R.B.: I portray the 50-year-old Regina whom her friends are waiting to come home to wish her a happy birthday. I don’t speak, but sing songs depending on the mood, at times jolly songs, full of spirit or laments.

F.H.: I play the role of a character who is neither a gypsy nor a mother, an outsider full of questions. Getting familiar with the women’s stories.

Improvisation must be crucial element! How do you rehearse?

F.H.: All of the scenes come from improve that gave the script, a sort of frame that gives the chronologic order of the scenes not an obvious scenario. Dialogues vary with each play. The plot opens in a kitchen, waiting Regina to come home to celebrate her 50th birthday, cooking, chatting, recalling stories from her life just as life is governed by its own law.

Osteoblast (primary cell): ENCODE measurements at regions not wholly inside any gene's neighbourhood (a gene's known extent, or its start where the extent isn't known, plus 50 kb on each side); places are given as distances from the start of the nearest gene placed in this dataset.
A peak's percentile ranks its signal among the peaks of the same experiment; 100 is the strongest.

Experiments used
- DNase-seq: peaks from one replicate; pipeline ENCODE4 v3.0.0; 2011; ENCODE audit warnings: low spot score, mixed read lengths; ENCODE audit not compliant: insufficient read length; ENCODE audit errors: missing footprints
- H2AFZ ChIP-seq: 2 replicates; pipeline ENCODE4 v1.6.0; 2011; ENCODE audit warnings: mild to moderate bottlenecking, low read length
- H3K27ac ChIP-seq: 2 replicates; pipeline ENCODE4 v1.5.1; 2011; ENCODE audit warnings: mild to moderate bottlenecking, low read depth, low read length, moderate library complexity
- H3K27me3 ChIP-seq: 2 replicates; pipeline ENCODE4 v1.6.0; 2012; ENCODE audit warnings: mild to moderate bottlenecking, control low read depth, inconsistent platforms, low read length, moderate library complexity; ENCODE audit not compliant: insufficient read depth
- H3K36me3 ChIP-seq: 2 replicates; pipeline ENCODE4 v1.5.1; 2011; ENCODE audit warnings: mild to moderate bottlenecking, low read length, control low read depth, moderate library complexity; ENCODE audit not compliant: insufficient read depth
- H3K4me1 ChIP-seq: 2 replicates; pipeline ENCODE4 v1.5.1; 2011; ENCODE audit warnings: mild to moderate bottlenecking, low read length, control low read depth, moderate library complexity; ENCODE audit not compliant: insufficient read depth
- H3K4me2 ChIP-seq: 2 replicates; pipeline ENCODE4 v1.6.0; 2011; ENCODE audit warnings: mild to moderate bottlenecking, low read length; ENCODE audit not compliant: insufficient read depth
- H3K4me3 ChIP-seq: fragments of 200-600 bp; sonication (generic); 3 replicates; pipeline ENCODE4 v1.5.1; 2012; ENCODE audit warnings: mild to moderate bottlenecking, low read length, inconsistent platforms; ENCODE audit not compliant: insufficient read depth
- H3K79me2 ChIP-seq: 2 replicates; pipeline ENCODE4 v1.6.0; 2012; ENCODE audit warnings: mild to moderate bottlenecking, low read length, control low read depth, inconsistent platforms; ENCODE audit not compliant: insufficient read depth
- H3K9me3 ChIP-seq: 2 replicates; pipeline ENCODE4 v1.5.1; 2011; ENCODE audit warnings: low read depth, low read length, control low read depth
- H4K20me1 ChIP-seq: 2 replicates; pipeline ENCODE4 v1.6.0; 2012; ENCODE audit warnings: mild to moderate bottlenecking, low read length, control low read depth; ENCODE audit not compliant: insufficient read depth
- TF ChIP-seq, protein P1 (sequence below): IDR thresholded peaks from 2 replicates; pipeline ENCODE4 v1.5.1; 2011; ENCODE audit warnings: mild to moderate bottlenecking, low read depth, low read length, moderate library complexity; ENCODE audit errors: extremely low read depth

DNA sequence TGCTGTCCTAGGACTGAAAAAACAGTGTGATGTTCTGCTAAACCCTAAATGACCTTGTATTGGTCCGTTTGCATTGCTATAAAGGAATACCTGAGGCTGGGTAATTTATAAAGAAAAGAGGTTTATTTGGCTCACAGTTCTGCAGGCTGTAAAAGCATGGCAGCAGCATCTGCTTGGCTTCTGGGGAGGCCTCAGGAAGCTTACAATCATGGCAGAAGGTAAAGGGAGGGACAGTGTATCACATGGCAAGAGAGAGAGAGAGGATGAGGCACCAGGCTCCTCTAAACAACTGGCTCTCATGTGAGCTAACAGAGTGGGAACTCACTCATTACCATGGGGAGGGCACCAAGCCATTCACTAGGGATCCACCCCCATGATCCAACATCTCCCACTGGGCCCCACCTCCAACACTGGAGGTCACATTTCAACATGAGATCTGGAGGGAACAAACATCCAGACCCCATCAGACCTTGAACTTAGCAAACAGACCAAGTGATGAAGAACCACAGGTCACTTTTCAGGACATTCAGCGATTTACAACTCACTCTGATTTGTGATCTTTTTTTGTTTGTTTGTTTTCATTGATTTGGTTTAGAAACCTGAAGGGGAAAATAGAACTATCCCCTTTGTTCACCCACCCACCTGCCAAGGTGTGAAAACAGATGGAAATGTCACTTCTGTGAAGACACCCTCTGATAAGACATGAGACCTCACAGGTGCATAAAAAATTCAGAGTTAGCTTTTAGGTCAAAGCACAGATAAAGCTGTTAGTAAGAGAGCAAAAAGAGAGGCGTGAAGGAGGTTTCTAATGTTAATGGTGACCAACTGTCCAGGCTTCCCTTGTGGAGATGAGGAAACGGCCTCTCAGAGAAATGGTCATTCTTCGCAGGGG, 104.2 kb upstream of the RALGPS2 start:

Judging from what you’ve said the troupe has crossed over emotionally as well.

F.H.: Definitely! Rehearsals take a sip of fun.

R.B.: Living in the same village doesn’t mean us to hang out together around the clock. Rehearsing gives us good vibes, can’t be put into words how it feels to resonate, crying, grieving, laughing together, engulfed with sympathy comforting each other. Hopefully, we can make others believe… It is at this low point in your life that a beam of hope begins to shine when together we stand.

F.H.: We have a mission; each performance pursues closer ties.

Actresses of the play. (c) Csoszó Gabriella

The Roms’ socially and politically disadvantaged situation raises a considerable number of questions. What do you think the current government should do to extricate the Gypsies from this difficult situation? How far do you think others’ responsibility reaches?